Follow beacons and paint town red and yellow

Ashington is a Northumberland Day Beacon.
Ashington is a Northumberland Day Beacon.

Organisers of the inaugural Northumberland Day want the likes of Morpeth to follow the example set by places such as Ashington.

The town is being heralded as a beacon of good practice following the call to turn the county red and yellow from top to bottom in the run-up to Sunday, May 28.

Ashington has been at the forefront of the Northumberland Day celebrations, having been the first town to get involved thanks to the enthusiasm of Ashington Town Team and its co-ordinator, Michelle Brannigan.

On Saturday, May 27, a Northumberland-themed market will take place in the town centre, featuring producers such as Northumbrian Smokehouse, Dinky Donuts from Pegswood, Lynemouth’s Kenspeckle and the Northumberland Cheese Company. Additionally, there will be a symbolic 10am hoisting of the Northumberland flag in the Memorial Garden and traditional jazz bands playing in the town centre.

Sunday, May 28 – thanks to the commitment of resident John Emery – sees Ashington Rocks take place at the White House Unique Social Club with six bands on the bill.

Fervent support for Northumberland Day and the opportunity it presents to celebrate everything Northumbrian, past and present, is also evident in Beadnell.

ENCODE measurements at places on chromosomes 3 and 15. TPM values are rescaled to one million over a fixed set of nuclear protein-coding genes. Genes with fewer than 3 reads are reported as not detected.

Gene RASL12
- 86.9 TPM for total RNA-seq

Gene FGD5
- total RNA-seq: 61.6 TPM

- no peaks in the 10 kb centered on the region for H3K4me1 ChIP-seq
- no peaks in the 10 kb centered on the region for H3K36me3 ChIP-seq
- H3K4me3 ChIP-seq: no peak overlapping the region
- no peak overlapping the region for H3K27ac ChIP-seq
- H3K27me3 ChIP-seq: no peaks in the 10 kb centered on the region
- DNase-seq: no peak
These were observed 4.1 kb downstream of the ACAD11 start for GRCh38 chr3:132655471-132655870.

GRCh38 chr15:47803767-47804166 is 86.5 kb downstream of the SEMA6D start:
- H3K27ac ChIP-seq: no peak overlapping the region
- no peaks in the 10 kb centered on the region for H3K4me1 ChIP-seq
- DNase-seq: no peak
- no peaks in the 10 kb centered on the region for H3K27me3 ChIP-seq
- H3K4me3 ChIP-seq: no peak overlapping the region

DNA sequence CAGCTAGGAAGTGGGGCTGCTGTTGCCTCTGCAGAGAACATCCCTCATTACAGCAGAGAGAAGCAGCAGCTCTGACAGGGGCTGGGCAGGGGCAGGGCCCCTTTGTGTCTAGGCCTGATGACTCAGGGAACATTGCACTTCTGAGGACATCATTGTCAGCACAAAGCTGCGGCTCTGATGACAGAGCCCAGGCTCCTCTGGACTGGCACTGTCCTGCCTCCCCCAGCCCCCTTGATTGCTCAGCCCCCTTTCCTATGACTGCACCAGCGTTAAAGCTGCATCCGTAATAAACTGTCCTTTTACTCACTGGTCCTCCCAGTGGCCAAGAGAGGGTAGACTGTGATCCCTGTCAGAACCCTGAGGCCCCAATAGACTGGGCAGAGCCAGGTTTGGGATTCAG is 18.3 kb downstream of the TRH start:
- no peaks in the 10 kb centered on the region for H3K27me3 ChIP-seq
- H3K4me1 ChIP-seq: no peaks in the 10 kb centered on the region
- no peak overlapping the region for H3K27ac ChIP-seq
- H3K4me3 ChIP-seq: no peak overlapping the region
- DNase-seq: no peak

Northumberland Day organiser, Jane Hunt, whose client Langley Castle has championed Northumberland Day since July 2015, said: “Ashington and Beadnell are beacons of good Northumberland Day practice and are showing other towns and villages what they too could do to show their passion for Northumberland, their community spirit and their civic pride.

“We want to know of any other events, particularly around Berwick, Morpeth and Corbridge, where our knowledge of what is happening is patchy.

“For reasons that we shall reveal shortly, we need to know of every event or celebration that is taking place, as we have a special plan to capture all of the activities and enable them to become lasting memories. If we don’t know about it, event and activity organisers could miss being included in the Northumberland Day credits.

“Villages and schools should also remember that we have Northumbie Awards that they could scoop if they are deemed the best celebrators and participants in Northumberland Day. We are also hoping to bring more corporate sponsors on board, which will mean more Northumbies, in more categories.

“Don’t let your rivals beat you to the prize or the kudos of being a sponsor.”

For more information, visit www.northumberland or send an email to to share details of your events.